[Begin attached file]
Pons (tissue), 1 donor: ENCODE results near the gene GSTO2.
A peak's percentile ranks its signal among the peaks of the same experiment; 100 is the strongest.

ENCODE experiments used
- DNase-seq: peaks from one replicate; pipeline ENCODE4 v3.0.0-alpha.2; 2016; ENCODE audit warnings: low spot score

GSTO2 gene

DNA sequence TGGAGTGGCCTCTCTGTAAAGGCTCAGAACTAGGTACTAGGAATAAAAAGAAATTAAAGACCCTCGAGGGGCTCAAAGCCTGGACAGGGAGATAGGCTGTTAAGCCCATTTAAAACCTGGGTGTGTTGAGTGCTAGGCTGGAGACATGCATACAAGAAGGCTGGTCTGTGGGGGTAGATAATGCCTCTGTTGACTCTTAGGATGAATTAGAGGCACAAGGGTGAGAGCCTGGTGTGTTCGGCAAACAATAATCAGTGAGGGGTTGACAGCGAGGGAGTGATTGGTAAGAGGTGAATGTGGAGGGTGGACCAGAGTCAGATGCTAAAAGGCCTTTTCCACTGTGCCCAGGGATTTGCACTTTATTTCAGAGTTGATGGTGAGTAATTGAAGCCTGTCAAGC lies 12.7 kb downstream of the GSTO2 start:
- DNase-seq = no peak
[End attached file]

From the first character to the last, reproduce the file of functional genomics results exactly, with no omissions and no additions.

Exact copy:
Pons (tissue), 1 donor: ENCODE results near the gene GSTO2.
A peak's percentile ranks its signal among the peaks of the same experiment; 100 is the strongest.

ENCODE experiments used
- DNase-seq: peaks from one replicate; pipeline ENCODE4 v3.0.0-alpha.2; 2016; ENCODE audit warnings: low spot score

GSTO2 gene

DNA sequence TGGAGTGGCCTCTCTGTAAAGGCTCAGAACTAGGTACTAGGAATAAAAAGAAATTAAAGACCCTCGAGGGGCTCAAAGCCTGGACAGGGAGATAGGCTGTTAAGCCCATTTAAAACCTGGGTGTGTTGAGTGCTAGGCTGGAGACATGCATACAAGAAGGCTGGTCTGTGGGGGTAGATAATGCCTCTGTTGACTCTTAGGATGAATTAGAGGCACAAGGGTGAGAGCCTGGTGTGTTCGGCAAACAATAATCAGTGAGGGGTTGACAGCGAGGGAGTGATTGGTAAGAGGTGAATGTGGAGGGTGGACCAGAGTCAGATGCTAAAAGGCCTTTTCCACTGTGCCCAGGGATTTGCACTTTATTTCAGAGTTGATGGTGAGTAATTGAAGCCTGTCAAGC lies 12.7 kb downstream of the GSTO2 start:
- DNase-seq = no peak